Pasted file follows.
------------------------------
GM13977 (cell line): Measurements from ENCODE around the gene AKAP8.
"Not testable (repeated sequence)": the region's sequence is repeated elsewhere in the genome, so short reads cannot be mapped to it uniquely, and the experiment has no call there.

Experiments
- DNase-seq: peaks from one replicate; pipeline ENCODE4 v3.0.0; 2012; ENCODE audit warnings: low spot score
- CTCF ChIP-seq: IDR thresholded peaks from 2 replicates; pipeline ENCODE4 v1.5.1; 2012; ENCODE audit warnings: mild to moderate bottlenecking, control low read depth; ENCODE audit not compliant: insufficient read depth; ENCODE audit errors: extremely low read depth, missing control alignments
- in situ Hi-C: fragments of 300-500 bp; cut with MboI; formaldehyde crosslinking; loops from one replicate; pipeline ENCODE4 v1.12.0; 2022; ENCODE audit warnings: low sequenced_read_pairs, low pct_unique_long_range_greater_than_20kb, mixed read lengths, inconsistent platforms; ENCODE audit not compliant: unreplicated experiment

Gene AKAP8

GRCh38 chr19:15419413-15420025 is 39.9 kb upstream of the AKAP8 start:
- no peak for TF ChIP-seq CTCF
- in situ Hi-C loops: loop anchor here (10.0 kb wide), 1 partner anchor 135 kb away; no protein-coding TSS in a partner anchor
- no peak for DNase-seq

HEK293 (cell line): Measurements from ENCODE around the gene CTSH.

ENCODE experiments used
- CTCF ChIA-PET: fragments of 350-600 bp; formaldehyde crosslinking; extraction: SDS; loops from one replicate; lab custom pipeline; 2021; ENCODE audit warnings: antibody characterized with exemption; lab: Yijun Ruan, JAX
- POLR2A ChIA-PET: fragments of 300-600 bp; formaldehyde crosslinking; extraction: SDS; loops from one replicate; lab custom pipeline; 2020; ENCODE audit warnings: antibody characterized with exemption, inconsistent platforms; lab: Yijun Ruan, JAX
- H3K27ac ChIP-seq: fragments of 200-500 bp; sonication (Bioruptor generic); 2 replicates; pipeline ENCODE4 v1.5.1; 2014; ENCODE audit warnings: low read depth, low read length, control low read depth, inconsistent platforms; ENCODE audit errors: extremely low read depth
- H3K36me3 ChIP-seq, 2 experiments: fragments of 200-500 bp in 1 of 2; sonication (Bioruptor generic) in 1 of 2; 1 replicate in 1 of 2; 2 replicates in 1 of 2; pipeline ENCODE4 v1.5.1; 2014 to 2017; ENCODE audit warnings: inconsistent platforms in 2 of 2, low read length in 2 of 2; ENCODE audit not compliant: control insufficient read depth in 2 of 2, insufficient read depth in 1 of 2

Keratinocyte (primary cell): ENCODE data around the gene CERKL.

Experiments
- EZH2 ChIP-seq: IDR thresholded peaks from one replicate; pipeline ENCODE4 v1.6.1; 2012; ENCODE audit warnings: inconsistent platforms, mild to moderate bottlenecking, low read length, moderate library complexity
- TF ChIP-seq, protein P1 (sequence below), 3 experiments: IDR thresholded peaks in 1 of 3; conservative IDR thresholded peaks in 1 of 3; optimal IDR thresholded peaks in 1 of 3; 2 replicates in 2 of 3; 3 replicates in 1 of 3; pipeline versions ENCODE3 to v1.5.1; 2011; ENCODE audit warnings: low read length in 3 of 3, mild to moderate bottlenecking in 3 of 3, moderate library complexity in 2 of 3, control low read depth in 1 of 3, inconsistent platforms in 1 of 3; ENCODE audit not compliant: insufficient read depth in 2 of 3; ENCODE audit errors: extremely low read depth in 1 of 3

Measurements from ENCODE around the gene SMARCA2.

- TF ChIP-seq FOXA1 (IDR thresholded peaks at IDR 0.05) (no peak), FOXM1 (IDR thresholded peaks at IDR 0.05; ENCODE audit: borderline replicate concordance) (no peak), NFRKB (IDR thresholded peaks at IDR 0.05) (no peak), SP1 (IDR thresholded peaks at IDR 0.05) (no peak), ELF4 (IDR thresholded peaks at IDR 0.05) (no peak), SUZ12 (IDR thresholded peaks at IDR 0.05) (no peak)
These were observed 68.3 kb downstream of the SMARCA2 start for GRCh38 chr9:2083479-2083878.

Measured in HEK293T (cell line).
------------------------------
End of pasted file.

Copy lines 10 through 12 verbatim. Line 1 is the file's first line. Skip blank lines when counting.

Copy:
- in situ Hi-C loops: loop anchor here (10.0 kb wide), 1 partner anchor 135 kb away; no protein-coding TSS in a partner anchor
- no peak for DNase-seq

HEK293 (cell line): Measurements from ENCODE around the gene CTSH.